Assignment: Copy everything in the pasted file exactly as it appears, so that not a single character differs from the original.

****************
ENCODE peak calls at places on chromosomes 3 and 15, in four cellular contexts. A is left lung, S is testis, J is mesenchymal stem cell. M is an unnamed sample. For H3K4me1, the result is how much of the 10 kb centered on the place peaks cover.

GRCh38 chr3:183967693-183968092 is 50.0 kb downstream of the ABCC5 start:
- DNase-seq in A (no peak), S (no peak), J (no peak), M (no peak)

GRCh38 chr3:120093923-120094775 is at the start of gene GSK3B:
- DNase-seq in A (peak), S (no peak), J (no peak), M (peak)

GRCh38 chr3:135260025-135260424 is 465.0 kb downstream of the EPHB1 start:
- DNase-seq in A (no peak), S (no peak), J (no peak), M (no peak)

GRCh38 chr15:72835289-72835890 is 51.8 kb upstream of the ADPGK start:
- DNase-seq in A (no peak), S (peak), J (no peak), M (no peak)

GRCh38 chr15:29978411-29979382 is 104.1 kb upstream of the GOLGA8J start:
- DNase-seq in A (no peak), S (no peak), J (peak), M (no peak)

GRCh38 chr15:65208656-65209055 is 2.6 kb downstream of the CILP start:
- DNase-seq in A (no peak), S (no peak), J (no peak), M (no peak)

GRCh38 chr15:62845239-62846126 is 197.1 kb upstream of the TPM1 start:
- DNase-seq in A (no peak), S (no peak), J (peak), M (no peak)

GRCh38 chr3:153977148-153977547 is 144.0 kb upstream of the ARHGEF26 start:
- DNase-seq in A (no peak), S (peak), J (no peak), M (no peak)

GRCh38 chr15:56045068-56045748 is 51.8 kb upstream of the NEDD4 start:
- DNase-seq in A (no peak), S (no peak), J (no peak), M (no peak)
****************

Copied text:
ENCODE peak calls at places on chromosomes 3 and 15, in four cellular contexts. A is left lung, S is testis, J is mesenchymal stem cell. M is an unnamed sample. For H3K4me1, the result is how much of the 10 kb centered on the place peaks cover.

GRCh38 chr3:183967693-183968092 is 50.0 kb downstream of the ABCC5 start:
- DNase-seq in A (no peak), S (no peak), J (no peak), M (no peak)

GRCh38 chr3:120093923-120094775 is at the start of gene GSK3B:
- DNase-seq in A (peak), S (no peak), J (no peak), M (peak)

GRCh38 chr3:135260025-135260424 is 465.0 kb downstream of the EPHB1 start:
- DNase-seq in A (no peak), S (no peak), J (no peak), M (no peak)

GRCh38 chr15:72835289-72835890 is 51.8 kb upstream of the ADPGK start:
- DNase-seq in A (no peak), S (peak), J (no peak), M (no peak)

GRCh38 chr15:29978411-29979382 is 104.1 kb upstream of the GOLGA8J start:
- DNase-seq in A (no peak), S (no peak), J (peak), M (no peak)

GRCh38 chr15:65208656-65209055 is 2.6 kb downstream of the CILP start:
- DNase-seq in A (no peak), S (no peak), J (no peak), M (no peak)

GRCh38 chr15:62845239-62846126 is 197.1 kb upstream of the TPM1 start:
- DNase-seq in A (no peak), S (no peak), J (peak), M (no peak)

GRCh38 chr3:153977148-153977547 is 144.0 kb upstream of the ARHGEF26 start:
- DNase-seq in A (no peak), S (peak), J (no peak), M (no peak)

GRCh38 chr15:56045068-56045748 is 51.8 kb upstream of the NEDD4 start:
- DNase-seq in A (no peak), S (no peak), J (no peak), M (no peak)